Interestingly, when comparing the basal NAD+/NADH ratios in the two persistently-infected cell lines, KE37 and BJAB, a trend toward viral infection reducing the NAD+/NADH ratio relative to their uninfected counterparts could be seen, though significance was not reached (Fig. 3b). These samples were evaluated at different times post-infection, and it is intriguing to speculate that AdV may significantly impact the NAD+/NADH ratio of the cells it persistently infects at some point during the course of the infection. How the virus would modulate cell metabolism mechanistically is unclear. Persistent adenovirus infection of B-lymphocytes has been shown to significantly down-regulate several cellular genes (BBS9, BNIP3, BTG3, CXADR, SLFN11, and SPARCL - [50]), however, none are reported to obviously function in the regulation of metabolism. Nonetheless, it is possible that some of the other genes identified as altered by AdV infection could play a role in this effect ([50], supplemental data).

Nicotinamide (NAM), which is recycled by the cellular NAD+-salvage pathway and converted into NAD+, can be used to manipulate the NAD+/NADH ratio of cells [74]. NAM treatment of persistently-infected cell lines significantly increased the NAD+/NADH ratio in KE37 while a much smaller change was induced in BJAB cells (Fig. 4a). Nonetheless, increased viral gene expression could be detected in both cell lines (Fig. 4b) suggesting that alterations in this metabolic ratio can induce viral gene expression in lymphocytes. Interestingly, in contrast to the robust PMA/Iono-induced upregulation of E1A and large increase in NAD+/NADH ratio seen in BJAB (3.3-fold, Fig. 2b), there was no apparent change in E1A expression when the ratio was only increased 1.3-fold with NAM (Fig. 4b). A similar relationship is seen between E1A expression and the shift in the metabolic ratio in KE37, where more E1A expression is seen following larger increases in the NAD+/NADH ratio (Figs. 4, 2b). These findings support a link between metabolic shifts in lymphocytes and the magnitude of AdV de-repression induced.

The link between the metabolic state of cells and gene expression contributes to lymphocyte functional responses following immune stimulation [64, 75, 76]. This transcriptional regulation involves chromatin remodelers dependent upon specific concentrations of metabolites that serve as co-substrates or co-factors [64]. CtBP is well-known repressor of gene expression that was discovered through its interaction with E1A [26, 27, 77]. CtBP tetramers associate with epigenetic enzymes forming complexes that modify the chromatin environment through coordinated histone modifications, allowing for the effective repression of genes targeted by DNA binding proteins associated with the complex [30,31,32,33,34,35,36, 78,79,80]. The stability of CtBP tetramers is dependent upon NAD(H) binding. Because AdV gene expression in lymphocytes is responsive to shifts in the NAD+/NADH ratio, we investigated whether CtBP, as a reported metabolic sensor, could be contributing to the transcriptional repression evident in persistent infection. When comparing CtBP protein levels, we found that our three lymphocyte cell lines only expressed CtBP1 and that CtBP2 protein could not be detected (Fig. 5a). CtBP2 expression has previously been reported to be in low abundance or undetectable in leukocytes, immune tissues, and lymphocyte cell lines [29]. In contrast to the lymphocytes evaluated in our study, A549 cells expressed high levels of CtBP2 with lower levels of CtBP1 (Fig. 5b). This finding suggested that the composition of CtBP complexes in lymphocytes is different than in epithelial cells, and therefore CtBP may interact differently with viral proteins in lymphocytes than what has been reported for epithelial cells.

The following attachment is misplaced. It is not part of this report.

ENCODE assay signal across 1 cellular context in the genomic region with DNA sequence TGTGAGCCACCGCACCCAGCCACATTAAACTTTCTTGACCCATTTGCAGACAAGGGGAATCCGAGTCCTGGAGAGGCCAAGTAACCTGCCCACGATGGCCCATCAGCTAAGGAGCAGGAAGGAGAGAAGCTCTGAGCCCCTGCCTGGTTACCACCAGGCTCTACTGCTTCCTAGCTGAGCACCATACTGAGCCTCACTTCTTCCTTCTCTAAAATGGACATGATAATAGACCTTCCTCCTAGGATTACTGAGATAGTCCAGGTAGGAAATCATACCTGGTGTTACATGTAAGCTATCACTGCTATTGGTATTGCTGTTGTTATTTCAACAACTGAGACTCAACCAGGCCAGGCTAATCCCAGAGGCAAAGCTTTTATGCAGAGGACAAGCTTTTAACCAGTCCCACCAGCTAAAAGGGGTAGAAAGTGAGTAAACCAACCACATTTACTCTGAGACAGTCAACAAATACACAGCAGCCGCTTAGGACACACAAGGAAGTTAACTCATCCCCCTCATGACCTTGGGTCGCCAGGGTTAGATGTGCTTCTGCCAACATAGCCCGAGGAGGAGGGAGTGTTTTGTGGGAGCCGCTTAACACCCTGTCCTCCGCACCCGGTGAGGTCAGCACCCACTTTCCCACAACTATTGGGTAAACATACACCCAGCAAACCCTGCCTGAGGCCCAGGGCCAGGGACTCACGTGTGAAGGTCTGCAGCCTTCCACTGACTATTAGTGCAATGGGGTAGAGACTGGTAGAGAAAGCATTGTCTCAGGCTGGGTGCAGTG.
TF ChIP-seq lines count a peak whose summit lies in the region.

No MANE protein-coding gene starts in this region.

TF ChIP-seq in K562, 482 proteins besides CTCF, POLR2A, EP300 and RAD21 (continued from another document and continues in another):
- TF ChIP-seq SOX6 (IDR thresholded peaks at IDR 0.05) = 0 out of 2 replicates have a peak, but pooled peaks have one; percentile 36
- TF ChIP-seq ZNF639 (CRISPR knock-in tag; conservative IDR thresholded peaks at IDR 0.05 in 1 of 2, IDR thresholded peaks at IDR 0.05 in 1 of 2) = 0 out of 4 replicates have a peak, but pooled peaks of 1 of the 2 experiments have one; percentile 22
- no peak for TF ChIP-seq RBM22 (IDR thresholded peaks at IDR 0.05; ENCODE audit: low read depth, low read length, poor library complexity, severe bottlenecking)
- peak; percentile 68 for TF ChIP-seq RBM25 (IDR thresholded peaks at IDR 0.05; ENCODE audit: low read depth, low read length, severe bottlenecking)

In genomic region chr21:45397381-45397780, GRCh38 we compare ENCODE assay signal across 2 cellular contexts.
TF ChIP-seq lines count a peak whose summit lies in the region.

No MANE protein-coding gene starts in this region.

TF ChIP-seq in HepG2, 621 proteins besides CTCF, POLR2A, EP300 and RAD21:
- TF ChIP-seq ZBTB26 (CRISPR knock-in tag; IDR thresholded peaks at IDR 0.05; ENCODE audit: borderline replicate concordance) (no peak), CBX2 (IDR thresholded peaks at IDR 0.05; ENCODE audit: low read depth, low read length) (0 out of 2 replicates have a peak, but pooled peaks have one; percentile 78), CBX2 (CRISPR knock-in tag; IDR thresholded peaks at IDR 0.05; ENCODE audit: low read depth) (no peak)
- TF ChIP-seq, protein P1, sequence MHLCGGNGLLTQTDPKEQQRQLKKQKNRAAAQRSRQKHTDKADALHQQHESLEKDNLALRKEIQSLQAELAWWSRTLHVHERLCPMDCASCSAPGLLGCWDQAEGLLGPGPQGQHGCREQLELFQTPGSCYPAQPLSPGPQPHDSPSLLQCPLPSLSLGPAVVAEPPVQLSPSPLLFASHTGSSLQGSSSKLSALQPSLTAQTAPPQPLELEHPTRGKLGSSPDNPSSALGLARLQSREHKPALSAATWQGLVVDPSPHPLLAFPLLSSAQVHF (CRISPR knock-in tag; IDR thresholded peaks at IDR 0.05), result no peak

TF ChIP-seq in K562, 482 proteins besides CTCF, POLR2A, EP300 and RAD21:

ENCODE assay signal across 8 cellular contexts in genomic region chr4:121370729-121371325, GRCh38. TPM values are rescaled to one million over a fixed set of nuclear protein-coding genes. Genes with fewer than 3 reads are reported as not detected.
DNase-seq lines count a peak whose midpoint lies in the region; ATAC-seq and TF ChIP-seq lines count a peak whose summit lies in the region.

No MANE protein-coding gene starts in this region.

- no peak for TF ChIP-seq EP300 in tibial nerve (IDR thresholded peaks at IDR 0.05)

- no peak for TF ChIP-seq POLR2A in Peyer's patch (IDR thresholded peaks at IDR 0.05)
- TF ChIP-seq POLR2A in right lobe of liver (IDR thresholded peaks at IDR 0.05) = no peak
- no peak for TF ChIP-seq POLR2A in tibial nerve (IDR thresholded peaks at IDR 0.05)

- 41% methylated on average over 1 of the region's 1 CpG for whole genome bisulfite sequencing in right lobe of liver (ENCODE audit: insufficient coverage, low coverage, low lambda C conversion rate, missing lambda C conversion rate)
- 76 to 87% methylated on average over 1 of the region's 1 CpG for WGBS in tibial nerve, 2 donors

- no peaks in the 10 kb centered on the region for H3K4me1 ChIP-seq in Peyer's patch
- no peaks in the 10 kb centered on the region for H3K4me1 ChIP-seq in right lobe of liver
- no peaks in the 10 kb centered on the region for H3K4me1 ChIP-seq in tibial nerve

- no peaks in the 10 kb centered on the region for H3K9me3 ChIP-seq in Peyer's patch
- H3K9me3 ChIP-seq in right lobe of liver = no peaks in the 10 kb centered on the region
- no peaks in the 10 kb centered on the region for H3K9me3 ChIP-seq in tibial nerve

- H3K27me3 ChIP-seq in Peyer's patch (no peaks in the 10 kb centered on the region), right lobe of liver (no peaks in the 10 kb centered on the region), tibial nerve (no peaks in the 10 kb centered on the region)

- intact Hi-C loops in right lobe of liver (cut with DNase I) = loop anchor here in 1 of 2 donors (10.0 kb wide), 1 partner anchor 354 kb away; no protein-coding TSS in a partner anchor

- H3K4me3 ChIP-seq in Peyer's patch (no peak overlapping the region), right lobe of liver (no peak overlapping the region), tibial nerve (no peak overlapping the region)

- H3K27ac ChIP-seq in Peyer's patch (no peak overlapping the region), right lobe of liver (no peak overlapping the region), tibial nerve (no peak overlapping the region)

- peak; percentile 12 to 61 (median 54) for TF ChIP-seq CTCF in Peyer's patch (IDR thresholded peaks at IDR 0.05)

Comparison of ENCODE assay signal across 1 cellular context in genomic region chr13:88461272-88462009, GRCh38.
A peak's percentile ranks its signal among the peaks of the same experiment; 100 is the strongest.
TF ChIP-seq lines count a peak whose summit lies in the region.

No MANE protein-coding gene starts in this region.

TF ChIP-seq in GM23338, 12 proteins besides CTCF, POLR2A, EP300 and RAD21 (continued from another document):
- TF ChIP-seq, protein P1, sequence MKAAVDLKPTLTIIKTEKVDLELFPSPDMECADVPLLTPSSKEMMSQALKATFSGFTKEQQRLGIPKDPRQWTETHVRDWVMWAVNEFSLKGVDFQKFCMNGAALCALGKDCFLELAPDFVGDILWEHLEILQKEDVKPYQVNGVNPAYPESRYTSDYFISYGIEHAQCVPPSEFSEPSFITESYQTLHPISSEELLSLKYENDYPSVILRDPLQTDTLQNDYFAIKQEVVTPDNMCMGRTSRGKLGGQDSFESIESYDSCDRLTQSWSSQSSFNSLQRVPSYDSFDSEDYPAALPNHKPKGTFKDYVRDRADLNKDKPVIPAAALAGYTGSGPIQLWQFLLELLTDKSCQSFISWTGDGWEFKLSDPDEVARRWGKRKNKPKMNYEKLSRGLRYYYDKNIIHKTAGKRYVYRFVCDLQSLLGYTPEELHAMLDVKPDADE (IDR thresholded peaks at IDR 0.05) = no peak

NSC95397 is a small-molecule inhibitor of CtBP which acts through the disruption of CtBP binding to PxDLS-containing partners, including E1A [70]. Interestingly, treatment with NSC95397 resulted in mixed changes in expression of AdV genes (Fig. 6b-e). E1A expression was increased in the T cells lines (KE37 and Jurkat) but minimally impacted in the B cell line (BJAB). In sharp contrast to E1A, hexon expression was consistently downregulated across all the lymphocyte cell lines. The ability of NSC95397 to impact E1A expression in both a lytically-infected T cell line as well as a persistently-infected T cell line could indicate a T lymphocyte specific role for the disrupted interaction. Unlike the impact seen in T lymphocytes, none of the epithelial cell lines showed an increase in E1A expression with NSC95397 treatment (Fig. 6f). Among the epithelial cell lines, A549 showed negligible changes in AdV expression following treatment with NSC95397 while Me-180 and CaLu exhibited moderate downregulation of both hexon and E3 (Fig. 6e). Whether this downregulation is attributable to the higher amount of CtBP1 present in these two epithelial cell lines as compared to A549 (Fig. 5b) is still unclear.